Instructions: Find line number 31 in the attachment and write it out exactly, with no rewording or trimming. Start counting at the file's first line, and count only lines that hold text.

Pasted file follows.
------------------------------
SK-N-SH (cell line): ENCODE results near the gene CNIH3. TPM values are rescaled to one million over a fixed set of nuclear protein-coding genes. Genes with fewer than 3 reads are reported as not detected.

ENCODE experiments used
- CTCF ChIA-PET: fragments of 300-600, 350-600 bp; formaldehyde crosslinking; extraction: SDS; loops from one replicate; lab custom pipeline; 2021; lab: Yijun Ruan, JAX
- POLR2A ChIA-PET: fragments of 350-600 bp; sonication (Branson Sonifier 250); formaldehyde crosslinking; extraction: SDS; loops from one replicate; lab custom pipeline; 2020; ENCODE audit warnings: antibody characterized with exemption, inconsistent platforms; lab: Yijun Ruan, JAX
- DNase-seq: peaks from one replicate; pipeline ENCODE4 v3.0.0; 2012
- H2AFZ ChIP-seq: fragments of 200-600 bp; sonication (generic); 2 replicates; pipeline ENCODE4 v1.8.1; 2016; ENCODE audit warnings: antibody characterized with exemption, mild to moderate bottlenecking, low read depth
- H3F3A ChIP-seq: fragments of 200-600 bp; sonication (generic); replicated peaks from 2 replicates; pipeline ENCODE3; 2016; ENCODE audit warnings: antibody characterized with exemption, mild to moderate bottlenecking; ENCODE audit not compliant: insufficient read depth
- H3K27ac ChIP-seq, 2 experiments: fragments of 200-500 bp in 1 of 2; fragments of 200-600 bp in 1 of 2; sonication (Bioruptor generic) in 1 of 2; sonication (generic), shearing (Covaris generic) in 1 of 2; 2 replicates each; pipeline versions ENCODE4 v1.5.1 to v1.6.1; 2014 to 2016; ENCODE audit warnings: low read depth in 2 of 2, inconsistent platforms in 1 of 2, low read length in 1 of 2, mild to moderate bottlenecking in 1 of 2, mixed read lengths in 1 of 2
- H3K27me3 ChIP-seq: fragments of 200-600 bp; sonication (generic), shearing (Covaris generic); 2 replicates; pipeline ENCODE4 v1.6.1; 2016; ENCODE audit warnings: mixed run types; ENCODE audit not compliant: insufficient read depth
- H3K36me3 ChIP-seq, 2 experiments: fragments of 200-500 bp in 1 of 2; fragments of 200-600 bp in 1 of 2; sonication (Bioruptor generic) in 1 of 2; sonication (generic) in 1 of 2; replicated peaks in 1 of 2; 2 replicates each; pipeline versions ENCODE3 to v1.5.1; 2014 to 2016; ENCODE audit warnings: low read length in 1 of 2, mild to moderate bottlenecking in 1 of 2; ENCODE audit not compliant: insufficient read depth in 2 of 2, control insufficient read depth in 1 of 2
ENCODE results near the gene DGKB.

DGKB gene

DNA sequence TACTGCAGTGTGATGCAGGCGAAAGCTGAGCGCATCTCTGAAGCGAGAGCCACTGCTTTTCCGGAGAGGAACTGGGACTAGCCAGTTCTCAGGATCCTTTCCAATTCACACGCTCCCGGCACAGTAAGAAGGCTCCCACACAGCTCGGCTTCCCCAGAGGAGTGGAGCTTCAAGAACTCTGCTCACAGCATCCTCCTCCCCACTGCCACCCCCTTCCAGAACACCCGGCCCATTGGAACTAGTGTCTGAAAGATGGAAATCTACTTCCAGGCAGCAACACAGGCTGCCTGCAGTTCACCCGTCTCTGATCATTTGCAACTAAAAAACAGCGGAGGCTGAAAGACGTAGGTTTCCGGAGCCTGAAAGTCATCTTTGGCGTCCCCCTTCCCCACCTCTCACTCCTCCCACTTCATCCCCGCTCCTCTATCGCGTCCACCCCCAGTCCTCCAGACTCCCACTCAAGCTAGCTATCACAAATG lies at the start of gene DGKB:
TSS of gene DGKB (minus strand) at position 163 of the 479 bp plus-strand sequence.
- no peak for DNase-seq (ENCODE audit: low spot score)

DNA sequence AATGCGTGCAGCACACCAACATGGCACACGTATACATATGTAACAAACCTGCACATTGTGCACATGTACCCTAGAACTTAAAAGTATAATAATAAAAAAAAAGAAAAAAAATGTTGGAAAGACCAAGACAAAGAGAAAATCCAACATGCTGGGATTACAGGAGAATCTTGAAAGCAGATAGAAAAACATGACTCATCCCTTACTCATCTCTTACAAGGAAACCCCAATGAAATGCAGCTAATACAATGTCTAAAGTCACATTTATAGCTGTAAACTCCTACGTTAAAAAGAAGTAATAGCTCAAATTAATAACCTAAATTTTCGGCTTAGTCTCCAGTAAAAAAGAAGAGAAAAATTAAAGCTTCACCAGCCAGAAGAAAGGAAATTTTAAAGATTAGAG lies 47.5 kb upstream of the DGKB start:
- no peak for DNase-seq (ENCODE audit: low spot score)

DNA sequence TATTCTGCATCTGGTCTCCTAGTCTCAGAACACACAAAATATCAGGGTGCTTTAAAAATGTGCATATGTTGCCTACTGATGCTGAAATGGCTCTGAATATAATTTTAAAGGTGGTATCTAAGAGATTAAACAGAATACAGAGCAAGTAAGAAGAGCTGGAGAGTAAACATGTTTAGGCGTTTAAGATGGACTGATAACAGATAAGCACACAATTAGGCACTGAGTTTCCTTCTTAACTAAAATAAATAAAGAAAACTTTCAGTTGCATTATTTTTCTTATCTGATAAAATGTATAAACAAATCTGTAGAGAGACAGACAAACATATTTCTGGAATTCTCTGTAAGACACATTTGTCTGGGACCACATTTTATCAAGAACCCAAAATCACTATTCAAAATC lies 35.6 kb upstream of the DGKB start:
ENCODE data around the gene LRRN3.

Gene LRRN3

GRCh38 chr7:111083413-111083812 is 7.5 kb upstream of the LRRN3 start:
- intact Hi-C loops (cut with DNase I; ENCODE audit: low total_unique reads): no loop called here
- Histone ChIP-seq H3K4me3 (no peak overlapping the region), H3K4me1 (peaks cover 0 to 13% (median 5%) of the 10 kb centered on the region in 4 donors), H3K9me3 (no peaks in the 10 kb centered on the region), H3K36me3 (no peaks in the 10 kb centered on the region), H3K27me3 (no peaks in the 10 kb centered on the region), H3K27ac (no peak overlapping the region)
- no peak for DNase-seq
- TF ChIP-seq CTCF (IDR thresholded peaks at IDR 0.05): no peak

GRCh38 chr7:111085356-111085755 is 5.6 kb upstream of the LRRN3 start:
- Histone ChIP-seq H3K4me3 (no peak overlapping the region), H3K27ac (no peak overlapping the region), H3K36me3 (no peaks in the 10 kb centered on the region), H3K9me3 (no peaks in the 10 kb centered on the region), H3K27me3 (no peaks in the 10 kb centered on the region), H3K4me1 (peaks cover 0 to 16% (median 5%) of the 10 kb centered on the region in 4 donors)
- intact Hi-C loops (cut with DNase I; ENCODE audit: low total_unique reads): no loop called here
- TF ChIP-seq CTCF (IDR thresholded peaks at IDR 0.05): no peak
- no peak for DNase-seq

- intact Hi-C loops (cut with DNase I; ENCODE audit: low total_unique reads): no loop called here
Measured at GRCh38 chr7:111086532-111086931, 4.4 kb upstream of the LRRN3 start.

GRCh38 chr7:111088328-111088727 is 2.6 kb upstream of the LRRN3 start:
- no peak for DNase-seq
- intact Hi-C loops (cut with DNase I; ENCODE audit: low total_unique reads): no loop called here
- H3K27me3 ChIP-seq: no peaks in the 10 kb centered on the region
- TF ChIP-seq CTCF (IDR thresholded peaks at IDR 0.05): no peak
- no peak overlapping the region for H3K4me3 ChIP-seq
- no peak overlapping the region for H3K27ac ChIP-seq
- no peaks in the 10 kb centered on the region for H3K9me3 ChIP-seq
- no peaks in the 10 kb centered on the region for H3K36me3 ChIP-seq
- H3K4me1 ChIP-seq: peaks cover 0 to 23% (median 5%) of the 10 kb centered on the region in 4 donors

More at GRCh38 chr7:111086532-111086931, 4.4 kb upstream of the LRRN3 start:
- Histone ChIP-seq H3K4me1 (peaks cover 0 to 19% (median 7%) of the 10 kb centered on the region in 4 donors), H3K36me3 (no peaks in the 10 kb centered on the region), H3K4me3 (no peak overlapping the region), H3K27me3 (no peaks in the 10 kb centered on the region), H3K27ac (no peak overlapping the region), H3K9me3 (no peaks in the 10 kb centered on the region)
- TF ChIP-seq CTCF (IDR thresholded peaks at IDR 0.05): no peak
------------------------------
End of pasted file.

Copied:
- intact Hi-C loops (cut with DNase I; ENCODE audit: low total_unique reads): no loop called here